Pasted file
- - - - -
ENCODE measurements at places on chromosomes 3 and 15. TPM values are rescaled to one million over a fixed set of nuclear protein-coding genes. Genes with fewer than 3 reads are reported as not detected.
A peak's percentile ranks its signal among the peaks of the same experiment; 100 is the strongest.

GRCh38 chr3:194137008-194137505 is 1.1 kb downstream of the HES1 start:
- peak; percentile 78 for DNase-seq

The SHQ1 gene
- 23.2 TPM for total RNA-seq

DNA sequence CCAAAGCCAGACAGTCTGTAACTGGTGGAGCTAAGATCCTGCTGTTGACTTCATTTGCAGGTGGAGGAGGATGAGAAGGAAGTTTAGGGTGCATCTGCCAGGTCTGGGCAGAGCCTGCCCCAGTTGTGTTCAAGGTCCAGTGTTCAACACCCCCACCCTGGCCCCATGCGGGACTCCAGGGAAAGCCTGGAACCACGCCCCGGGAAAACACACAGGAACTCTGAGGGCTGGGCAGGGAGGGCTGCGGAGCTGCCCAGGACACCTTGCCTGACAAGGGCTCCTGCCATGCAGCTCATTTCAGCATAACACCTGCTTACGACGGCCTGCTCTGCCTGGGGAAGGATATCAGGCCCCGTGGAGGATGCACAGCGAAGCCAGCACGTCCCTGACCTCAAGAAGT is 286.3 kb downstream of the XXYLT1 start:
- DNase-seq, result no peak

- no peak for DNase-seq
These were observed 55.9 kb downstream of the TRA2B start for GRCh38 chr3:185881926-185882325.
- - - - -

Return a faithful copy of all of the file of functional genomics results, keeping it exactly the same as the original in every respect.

ENCODE measurements at places on chromosomes 3 and 15. TPM values are rescaled to one million over a fixed set of nuclear protein-coding genes. Genes with fewer than 3 reads are reported as not detected.
A peak's percentile ranks its signal among the peaks of the same experiment; 100 is the strongest.

GRCh38 chr3:194137008-194137505 is 1.1 kb downstream of the HES1 start:
- peak; percentile 78 for DNase-seq

The SHQ1 gene
- 23.2 TPM for total RNA-seq

DNA sequence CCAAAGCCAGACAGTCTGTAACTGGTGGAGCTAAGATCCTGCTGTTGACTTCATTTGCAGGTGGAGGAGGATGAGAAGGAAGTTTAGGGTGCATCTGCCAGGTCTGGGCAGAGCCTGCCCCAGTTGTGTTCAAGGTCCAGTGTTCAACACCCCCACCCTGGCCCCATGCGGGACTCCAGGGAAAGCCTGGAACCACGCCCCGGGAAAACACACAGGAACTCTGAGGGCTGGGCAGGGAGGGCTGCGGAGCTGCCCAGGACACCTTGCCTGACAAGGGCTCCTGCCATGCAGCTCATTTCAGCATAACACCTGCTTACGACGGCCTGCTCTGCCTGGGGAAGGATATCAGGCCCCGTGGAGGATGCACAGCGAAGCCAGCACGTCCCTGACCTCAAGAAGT is 286.3 kb downstream of the XXYLT1 start:
- DNase-seq, result no peak

- no peak for DNase-seq
These were observed 55.9 kb downstream of the TRA2B start for GRCh38 chr3:185881926-185882325.